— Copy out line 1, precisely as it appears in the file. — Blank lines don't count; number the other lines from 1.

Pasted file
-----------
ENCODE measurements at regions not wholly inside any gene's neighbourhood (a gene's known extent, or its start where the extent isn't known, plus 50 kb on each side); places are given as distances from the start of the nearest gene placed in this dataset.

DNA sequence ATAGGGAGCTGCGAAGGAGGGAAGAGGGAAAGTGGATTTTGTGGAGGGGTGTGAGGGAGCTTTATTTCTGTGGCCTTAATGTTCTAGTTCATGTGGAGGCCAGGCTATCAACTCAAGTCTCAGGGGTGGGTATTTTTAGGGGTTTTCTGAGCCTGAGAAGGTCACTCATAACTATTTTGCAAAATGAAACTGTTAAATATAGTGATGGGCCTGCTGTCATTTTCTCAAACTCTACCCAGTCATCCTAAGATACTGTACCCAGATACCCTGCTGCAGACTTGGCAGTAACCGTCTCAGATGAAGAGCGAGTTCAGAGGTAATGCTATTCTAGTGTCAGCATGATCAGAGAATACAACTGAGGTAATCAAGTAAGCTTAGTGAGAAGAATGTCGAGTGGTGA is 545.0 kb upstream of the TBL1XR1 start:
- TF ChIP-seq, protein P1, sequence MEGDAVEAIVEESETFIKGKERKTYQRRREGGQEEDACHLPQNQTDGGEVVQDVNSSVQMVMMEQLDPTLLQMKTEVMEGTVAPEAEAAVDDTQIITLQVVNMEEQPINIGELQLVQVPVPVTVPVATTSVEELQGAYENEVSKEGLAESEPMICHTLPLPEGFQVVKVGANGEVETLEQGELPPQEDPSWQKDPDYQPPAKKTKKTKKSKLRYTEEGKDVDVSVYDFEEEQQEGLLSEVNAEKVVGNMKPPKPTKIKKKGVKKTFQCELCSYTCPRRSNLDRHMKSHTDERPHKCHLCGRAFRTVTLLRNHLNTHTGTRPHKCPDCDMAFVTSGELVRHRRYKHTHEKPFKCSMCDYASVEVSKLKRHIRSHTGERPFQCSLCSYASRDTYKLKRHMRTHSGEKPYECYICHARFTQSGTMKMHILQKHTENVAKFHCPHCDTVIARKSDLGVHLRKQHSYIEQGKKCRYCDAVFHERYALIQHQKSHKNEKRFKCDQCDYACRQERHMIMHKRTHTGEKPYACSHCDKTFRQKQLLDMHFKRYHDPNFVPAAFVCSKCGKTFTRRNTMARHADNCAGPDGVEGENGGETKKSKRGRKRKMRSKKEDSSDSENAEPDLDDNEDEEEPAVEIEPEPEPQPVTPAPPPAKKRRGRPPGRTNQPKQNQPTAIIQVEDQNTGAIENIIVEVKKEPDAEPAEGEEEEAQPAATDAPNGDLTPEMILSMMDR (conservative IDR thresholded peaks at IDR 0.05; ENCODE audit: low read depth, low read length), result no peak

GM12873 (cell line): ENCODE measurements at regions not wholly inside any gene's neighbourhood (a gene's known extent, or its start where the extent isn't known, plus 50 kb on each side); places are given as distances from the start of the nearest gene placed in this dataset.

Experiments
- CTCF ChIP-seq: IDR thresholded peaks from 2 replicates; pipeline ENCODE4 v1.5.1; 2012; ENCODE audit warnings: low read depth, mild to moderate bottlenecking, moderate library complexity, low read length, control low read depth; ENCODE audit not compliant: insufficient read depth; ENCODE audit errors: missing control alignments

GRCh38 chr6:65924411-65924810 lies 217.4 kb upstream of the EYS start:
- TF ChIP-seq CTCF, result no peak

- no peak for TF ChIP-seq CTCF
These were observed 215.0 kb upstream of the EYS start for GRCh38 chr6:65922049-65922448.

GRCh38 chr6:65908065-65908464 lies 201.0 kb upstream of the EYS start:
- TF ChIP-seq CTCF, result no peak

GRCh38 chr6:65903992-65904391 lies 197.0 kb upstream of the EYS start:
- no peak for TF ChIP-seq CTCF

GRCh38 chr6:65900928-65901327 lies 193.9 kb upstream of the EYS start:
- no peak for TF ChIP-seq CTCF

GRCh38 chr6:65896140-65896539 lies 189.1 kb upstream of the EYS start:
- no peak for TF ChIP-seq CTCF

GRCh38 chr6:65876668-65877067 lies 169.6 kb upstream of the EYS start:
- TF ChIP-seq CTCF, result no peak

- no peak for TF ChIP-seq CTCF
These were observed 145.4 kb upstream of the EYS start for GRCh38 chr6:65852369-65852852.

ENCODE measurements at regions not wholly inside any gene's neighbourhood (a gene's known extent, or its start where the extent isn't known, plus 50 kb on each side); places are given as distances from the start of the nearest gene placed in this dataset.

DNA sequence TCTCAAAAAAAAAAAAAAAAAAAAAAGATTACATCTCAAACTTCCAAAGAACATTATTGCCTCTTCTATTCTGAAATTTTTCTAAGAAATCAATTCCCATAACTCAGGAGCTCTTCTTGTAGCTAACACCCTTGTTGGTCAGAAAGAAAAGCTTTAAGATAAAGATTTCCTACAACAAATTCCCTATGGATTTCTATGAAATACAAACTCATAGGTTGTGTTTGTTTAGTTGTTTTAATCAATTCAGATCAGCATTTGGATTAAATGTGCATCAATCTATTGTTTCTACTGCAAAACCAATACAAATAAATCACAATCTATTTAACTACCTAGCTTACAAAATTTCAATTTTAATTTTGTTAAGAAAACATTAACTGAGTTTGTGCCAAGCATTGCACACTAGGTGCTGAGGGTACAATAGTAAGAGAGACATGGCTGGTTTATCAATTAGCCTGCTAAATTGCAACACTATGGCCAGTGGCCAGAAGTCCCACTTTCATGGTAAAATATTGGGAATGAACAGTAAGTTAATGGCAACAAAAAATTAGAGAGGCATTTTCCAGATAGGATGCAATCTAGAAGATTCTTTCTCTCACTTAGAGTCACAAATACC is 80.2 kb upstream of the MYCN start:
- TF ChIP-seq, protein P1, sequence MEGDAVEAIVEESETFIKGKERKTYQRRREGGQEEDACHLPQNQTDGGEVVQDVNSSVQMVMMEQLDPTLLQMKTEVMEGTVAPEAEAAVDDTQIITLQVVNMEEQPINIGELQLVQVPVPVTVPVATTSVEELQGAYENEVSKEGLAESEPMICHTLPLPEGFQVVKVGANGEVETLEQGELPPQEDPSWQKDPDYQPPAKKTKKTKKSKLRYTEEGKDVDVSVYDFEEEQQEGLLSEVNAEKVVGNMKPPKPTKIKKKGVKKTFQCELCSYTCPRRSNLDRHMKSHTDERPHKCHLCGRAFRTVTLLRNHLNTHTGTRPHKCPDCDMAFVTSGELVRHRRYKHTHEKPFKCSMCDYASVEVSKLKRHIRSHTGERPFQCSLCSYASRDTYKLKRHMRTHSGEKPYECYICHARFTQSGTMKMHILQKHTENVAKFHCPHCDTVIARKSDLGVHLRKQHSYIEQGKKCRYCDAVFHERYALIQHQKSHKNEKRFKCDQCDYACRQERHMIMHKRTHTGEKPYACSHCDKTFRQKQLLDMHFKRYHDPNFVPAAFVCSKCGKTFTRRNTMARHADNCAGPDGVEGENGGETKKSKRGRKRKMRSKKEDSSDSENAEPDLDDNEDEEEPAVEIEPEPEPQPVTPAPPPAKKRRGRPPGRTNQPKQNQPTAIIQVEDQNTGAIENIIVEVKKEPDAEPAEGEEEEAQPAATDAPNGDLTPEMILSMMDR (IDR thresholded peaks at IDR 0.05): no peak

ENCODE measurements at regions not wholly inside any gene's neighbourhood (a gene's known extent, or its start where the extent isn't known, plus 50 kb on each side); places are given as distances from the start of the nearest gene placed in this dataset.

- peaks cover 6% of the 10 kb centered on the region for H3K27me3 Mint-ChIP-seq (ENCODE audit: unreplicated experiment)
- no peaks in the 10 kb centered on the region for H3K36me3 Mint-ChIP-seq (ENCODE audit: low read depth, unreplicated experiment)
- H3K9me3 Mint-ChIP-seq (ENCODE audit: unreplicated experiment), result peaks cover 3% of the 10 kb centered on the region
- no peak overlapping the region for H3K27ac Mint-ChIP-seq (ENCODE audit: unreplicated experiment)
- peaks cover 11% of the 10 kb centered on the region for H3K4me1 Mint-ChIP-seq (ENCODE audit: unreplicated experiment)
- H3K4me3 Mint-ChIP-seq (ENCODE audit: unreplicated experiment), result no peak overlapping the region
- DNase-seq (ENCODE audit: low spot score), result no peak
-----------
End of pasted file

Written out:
ENCODE measurements at regions not wholly inside any gene's neighbourhood (a gene's known extent, or its start where the extent isn't known, plus 50 kb on each side); places are given as distances from the start of the nearest gene placed in this dataset.